Student newspaper serving Tulane University, Uptown New Orleans

The Tulane Hullabaloo

Recruitment must expand beyond Florida, Louisiana

Jake Brennan, Staff Reporter [email protected]

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As another Tulane football season looks like it is headed for disappointment, perhaps it is time that we begin to look elsewhere for solutions.

While some of Tulane’s biggest academic recruiting areas are the Northeast, Pacific Coast and Midwest, there are only five players on the current football roster from outside of the Southeast. Though a dramatic shift in recruiting tactics would require investing significant resources, there is a bevy of talent spread across regions where Tulane has brand recognition.

The athletic department, and the football team especially, need to capitalize on that opportunity.

The Southeastern states currently have 40 percent of the top 100 potential college recruits, with 91 percent of that subsection of recruits staying in the South for college. Tulane football certainly knows how deeply-concentrated the talent is in the Deep South, as the vast majority of the current football players on the Green Wave roster are from Louisiana, Florida or Texas. The issue lies with competition.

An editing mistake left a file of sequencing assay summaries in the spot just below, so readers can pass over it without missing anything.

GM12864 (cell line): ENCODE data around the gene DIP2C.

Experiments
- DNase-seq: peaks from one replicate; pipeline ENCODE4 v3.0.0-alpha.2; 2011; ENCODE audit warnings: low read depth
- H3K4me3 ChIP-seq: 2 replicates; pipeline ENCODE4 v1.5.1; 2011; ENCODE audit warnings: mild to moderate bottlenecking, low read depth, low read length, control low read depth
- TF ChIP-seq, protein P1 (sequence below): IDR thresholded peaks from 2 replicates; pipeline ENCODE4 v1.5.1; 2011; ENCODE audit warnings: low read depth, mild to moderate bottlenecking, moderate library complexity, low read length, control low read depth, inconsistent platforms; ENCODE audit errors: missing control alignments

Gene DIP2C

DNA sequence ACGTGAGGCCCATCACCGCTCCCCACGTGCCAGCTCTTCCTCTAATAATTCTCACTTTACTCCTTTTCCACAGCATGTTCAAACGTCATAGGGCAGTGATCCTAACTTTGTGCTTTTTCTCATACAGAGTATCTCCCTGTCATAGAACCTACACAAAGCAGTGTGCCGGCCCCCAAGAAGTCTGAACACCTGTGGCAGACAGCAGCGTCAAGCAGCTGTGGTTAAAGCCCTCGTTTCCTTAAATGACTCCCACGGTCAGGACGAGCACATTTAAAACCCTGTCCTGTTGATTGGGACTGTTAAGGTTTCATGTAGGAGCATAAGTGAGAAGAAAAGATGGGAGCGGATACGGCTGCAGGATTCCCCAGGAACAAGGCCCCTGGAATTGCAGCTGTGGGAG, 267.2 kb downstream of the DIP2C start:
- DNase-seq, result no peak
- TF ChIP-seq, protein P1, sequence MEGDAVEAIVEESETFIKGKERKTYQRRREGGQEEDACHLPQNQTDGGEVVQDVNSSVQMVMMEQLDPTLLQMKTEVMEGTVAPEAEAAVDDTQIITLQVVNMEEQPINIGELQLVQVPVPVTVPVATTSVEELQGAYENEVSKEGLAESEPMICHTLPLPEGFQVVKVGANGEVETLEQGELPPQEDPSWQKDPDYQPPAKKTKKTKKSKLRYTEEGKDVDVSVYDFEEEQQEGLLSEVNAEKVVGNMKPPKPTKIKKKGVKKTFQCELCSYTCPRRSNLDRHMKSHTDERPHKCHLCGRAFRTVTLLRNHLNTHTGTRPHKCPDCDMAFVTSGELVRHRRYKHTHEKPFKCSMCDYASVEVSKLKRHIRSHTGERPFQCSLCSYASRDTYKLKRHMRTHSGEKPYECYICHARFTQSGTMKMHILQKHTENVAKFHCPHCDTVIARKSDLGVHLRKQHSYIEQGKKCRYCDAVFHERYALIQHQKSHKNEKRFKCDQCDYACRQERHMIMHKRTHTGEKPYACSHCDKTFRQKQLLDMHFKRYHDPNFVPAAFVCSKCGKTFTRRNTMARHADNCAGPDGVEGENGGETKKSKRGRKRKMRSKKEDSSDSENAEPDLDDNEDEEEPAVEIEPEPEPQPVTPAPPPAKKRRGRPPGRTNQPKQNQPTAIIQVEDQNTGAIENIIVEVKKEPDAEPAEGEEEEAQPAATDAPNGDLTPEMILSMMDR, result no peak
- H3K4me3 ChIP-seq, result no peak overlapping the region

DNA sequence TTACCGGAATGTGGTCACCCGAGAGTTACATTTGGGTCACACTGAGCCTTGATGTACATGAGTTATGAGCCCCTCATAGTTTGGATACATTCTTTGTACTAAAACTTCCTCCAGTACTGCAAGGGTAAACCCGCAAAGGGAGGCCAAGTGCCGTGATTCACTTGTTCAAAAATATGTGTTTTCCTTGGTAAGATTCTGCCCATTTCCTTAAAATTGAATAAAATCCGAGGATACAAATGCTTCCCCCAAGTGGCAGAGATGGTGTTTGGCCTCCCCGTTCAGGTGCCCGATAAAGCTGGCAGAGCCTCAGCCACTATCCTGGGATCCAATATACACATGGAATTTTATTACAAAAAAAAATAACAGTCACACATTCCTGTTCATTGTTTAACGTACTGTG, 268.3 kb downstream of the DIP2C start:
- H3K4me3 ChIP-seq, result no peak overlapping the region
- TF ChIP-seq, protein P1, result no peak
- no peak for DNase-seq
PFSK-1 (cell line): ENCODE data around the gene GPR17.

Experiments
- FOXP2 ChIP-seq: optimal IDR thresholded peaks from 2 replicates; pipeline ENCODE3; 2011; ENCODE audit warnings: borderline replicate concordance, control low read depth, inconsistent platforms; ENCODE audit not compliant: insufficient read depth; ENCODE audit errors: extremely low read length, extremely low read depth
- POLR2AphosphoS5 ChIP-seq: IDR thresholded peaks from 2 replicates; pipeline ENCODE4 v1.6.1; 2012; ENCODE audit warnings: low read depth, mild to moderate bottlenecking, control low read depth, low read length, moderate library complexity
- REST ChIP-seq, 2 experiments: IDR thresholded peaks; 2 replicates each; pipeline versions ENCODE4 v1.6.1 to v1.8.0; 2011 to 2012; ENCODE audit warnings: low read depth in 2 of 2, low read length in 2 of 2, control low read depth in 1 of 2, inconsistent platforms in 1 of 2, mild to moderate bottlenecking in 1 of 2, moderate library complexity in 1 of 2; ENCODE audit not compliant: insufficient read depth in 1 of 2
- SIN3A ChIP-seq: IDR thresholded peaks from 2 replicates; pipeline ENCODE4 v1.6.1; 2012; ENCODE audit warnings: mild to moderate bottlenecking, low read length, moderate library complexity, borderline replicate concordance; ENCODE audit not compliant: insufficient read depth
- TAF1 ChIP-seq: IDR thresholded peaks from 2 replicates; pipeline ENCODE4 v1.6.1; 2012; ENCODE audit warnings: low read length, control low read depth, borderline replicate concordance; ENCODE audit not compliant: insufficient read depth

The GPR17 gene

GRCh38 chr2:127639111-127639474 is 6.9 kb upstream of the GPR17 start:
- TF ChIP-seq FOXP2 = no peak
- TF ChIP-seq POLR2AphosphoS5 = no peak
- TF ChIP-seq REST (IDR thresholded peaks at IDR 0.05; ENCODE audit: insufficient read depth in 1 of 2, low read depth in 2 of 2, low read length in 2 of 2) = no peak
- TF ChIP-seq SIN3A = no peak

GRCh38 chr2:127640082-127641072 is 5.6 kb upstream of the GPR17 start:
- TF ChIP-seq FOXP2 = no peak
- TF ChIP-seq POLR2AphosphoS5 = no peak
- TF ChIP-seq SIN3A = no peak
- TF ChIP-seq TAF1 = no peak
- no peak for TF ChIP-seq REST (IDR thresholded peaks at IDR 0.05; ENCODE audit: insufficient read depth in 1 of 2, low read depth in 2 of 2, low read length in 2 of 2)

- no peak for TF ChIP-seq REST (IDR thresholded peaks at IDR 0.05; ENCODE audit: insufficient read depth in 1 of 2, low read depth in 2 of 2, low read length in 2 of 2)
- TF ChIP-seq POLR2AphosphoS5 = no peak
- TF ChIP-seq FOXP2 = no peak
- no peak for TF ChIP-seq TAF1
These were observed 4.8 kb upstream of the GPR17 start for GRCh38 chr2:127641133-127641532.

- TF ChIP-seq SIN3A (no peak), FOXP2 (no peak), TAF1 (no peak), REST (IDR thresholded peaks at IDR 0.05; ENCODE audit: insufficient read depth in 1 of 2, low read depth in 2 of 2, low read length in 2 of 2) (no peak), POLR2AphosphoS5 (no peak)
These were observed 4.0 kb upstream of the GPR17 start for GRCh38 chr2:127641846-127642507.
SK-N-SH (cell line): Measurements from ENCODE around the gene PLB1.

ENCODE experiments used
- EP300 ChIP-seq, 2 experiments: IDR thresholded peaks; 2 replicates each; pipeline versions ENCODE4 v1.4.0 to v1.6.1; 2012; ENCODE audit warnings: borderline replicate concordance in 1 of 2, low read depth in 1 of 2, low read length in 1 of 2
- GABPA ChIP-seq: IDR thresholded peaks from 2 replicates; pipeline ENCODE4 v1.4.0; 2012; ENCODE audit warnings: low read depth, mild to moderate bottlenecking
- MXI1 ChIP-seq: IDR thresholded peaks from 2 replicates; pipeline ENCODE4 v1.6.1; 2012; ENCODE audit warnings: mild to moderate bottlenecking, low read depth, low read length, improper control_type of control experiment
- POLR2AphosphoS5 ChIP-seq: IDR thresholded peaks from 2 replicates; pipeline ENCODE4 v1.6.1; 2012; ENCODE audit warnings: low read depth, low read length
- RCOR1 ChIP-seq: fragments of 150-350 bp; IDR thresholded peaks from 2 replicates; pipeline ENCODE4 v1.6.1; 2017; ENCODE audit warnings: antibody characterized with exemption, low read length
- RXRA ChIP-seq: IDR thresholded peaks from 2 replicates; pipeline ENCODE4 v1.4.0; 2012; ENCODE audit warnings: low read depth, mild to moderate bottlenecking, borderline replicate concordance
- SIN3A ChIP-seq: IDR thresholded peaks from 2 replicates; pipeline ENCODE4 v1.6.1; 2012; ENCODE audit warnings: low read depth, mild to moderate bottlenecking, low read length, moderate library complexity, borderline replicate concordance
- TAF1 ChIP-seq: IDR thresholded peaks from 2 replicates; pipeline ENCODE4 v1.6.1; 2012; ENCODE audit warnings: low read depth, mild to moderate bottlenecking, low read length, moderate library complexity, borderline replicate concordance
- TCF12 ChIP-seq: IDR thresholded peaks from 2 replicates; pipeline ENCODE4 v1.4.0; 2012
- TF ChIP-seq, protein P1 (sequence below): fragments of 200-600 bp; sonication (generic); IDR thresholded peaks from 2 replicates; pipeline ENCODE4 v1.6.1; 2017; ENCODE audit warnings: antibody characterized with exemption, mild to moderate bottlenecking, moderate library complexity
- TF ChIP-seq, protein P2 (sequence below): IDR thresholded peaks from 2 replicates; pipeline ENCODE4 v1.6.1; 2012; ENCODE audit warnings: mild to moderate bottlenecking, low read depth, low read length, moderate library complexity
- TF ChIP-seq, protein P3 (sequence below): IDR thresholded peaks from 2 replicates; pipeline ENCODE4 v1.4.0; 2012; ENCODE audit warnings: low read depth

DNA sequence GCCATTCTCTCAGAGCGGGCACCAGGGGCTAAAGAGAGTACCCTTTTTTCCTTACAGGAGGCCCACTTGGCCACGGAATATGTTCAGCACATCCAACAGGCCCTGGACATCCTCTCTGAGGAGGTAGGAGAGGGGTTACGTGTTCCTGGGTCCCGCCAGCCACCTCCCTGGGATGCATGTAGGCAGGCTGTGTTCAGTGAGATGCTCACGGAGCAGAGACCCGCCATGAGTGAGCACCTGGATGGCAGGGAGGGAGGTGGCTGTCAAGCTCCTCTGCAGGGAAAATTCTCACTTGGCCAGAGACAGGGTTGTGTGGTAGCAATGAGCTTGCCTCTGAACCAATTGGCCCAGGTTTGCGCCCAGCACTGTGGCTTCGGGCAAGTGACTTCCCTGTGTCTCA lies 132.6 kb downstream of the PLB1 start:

Many of the strongest college football programs in the nation are located in the Deep South. That means Tulane’s recruiting strategy requires direct competition with the best programs in the nation, sacrificing potential recruiting success for convenience and accessibility.

By contrast, more than 13 percent of Tulane’s overall student body is from the Pacific Coast, and close to the same percent of Division I football recruits are from the region. Yet there is only one player on the current football roster from the Pacific Coast.

Similarly, roughly 11 percent of the Tulane student body is from the Midwest, and a nearly similar percentage of Division I recruits are from that region. Again, there is one player on the roster from the region.

While only nine percent of potential recruits from the Southeast leave the region, 23 percent from the Midwest and 20 percent from the West leave to go elsewhere in the country when make their college choices.

Going forward, Tulane football needs to capitalize on the willingness of recruits to leave their home region and lesser recruiting competition elsewhere in the country by going for areas where Tulane is already a well-known academic brand.

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Student newspaper serving Tulane University, Uptown New Orleans
Recruitment must expand beyond Florida, Louisiana